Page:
To say the South Sacramento Habitat Conservation Plan has been a long time coming is a vast understatement.
Two decades after the seeds were first planted, the plan is finally ready for Sacramento County supervisors to consider on Wednesday. They should approve it.
Developers would get a simplified and predictable process for federal and state environmental permits. And conservation groups would get large, interconnected areas of protected habitat, open space and undeveloped farmland.The Sacramento Bee Editorial Board, 2018
By Scott Thomas Anderson
July 19, 2018
Sacramento News and Review
Who’s behind the leading phone survey and sponsored Facebook campaign that are trying to assuage Folsom residents about a massive attack on open space?
Folsom Ranch, an embattled series of housing developments, is on track to be the largest of its kind in Sacramento County in decades—which means an enormous loss of open space, agricultural land and wildlife habitat.
I scanned the room for reactions and paused at former Mayor Bob Holderness. After leaving his elected post, Holderness became a consultant for prominent developers and then spearheaded the campaign for Measure W, the 2004 ballot initiative for the city to annex the land on its southern border, which would be taken over by Folsom Ranch. Today, Holderness represents Westland Capital Partners, a major developer of Folsom Ranch, as well as AKT Development, a major seller of its land.
His jump from elected leader to special-interest contractor was mirrored by former City Manager Martha Lofgren, who helped prepare the South of 50 project on the taxpayers’ dime until 2006, and is now serving as legal counsel for the New Home Company, one of the project’s main developers. But wait, there’s a three-peat! Former city planner Mike McDougall is now a top-ranking manager for Folsom Ranch.
Similar to The Folsom Way’s story-weaving in The Bee—and the meditative voice-over work on its sky-soaring Facebook video—Holderness discusses the South of 50 project as if it was approved by locals when they passed Measure W. But that vote for the city to take control of the rolling land’s future, instead of leaving that up to the county, nowhere mentioned 11,000 homes and suburban sprawl. In fact, the measure specifically forbade housing without a new, secured water supply, which remains in doubt.
Did Holderness know who was behind The Folsom Way? Before I could think more about it, he stood up and decided to jump into the kerfuffle unfolding in the chambers. Holderness strolled over to the podium. “I’m frankly disappointed to see that two of our planning commissioners don’t have a good understanding of what their role is in our city government,” he said. “Perhaps they didn’t understand their assignment, and that’s unfortunate.”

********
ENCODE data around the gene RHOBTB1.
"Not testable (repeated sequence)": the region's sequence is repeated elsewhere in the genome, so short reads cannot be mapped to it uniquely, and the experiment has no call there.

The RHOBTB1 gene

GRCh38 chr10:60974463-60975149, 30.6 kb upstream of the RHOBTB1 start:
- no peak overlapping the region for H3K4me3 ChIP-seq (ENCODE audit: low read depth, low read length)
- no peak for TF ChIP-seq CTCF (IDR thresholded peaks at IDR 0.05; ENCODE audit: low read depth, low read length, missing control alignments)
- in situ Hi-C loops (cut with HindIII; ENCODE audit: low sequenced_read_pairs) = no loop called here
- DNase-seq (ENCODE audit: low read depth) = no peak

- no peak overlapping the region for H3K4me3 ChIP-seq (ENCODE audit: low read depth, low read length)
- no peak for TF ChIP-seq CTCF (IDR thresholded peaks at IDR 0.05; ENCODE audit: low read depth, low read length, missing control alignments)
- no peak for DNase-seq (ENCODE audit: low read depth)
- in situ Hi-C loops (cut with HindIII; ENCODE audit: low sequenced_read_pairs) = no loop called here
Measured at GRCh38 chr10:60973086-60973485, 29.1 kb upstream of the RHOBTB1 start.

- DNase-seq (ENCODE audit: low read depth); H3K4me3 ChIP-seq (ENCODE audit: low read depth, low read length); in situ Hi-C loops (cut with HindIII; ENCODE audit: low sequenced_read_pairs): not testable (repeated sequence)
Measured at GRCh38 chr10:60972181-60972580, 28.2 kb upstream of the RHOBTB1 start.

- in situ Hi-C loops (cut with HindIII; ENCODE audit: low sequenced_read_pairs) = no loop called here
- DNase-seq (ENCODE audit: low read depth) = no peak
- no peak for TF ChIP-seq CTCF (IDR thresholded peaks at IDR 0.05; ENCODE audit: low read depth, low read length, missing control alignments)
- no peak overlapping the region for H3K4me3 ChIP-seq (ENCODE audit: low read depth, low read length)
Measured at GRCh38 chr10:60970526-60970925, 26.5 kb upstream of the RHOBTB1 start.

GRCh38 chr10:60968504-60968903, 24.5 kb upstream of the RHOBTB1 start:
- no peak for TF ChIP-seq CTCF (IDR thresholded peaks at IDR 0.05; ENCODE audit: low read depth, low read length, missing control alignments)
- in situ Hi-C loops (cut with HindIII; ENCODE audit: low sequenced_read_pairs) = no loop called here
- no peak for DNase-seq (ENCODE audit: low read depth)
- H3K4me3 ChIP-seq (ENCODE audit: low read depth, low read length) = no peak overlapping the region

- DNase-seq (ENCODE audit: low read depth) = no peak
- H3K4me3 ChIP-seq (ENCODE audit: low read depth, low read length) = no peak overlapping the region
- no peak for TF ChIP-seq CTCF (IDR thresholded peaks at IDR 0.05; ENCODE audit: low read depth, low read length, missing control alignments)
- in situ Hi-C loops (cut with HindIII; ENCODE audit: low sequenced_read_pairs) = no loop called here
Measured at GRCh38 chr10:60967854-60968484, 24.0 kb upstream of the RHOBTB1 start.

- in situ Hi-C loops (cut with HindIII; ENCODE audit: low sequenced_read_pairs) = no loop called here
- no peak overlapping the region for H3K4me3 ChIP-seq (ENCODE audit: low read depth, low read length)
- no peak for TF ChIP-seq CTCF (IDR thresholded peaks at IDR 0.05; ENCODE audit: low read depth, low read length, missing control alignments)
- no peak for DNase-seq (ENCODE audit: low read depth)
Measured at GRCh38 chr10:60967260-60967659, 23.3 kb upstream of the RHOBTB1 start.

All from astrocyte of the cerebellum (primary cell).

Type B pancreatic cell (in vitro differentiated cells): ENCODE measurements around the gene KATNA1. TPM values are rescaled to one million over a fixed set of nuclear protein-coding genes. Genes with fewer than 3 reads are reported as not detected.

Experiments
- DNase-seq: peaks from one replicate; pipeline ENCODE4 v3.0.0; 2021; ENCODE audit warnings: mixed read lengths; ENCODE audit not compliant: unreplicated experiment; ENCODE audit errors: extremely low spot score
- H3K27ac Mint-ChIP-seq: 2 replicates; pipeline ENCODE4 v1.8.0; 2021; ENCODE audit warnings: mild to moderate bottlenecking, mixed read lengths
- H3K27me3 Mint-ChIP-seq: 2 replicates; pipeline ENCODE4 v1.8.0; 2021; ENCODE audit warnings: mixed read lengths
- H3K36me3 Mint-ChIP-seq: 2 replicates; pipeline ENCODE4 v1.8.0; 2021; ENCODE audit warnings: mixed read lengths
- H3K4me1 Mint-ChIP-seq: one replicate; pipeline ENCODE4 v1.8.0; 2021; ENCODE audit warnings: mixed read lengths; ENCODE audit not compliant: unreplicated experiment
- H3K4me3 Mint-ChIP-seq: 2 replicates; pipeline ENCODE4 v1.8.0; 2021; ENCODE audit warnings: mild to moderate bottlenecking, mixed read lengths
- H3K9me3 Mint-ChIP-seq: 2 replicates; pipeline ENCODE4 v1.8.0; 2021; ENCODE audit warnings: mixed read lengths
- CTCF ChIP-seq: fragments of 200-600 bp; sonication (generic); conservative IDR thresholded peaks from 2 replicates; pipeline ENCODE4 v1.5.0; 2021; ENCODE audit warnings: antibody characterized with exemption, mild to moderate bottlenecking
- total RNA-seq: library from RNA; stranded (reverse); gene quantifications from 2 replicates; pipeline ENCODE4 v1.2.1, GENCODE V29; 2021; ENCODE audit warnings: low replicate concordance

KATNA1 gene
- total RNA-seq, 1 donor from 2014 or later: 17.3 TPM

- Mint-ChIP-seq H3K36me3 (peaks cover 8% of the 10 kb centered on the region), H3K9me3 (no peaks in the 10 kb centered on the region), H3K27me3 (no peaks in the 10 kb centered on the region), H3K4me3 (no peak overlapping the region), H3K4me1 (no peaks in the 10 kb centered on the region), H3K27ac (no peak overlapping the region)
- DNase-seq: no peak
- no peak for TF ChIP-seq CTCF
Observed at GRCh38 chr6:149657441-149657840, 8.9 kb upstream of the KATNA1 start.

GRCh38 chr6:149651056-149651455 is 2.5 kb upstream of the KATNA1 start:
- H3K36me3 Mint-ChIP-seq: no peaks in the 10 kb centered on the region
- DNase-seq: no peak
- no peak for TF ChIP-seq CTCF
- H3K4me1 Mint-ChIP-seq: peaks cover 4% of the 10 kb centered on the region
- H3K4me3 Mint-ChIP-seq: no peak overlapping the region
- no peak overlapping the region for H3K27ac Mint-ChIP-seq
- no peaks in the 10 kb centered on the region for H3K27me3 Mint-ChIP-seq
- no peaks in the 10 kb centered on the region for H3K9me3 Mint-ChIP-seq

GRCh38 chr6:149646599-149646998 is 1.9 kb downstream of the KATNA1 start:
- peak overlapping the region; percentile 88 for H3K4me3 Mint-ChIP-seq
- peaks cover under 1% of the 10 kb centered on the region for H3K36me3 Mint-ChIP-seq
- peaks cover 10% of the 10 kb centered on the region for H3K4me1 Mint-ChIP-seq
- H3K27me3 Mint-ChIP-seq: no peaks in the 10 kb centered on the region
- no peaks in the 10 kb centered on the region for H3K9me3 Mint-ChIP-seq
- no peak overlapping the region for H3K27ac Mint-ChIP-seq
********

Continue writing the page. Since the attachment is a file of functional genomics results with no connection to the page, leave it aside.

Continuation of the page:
Commissioner Mallory, who’d just finished arguing that consultants have too much power in the city, glanced wearily up and replied, “You, sir, are one of the consultants.”
Photo by Devon McMindes
June 29, 2018
Elk Grove News.net
In a lengthy presentation and public comment that was followed by a relatively short deliberation period, the Elk Grove City Council approved a change to the environmental impact report for the city’s Southeast Policy Area (SEPA) at their Wednesday, June 27 meeting.
By a unanimous 4 – 0 vote (council member Stephanie Nguyen was absent) the city council changed the manner in which mitigation can be handled for the Swainson’s Hawk. Specifically, at the Behest of Kamilos Development, the city amended the certified EIR so that mitigation land set-aside for the threatened species can be placed on the 4,768-acre Van Vleck Ranch near Rancho Murieta, California, which is further away from the SEPA than initially approved in the SEPA EIR.
Under previous requirements for SEPA projects, the mitigation land was geographically closer. In both cases, the standard replacement continues to be that each acre of lost habitat must be mitigated with one acre of conservancy.
During the staff report from Antonio Ablog, it was noted a review of the change by California Department of Fish and Wildlife highlighted that the new habitat is 18 miles from the SEPA project, which exceeds the recommended distance of 10 miles. Additionally, the CDFW said the new mitigation area on the Van Vleck ranch was lower quality foraging for the hawks.
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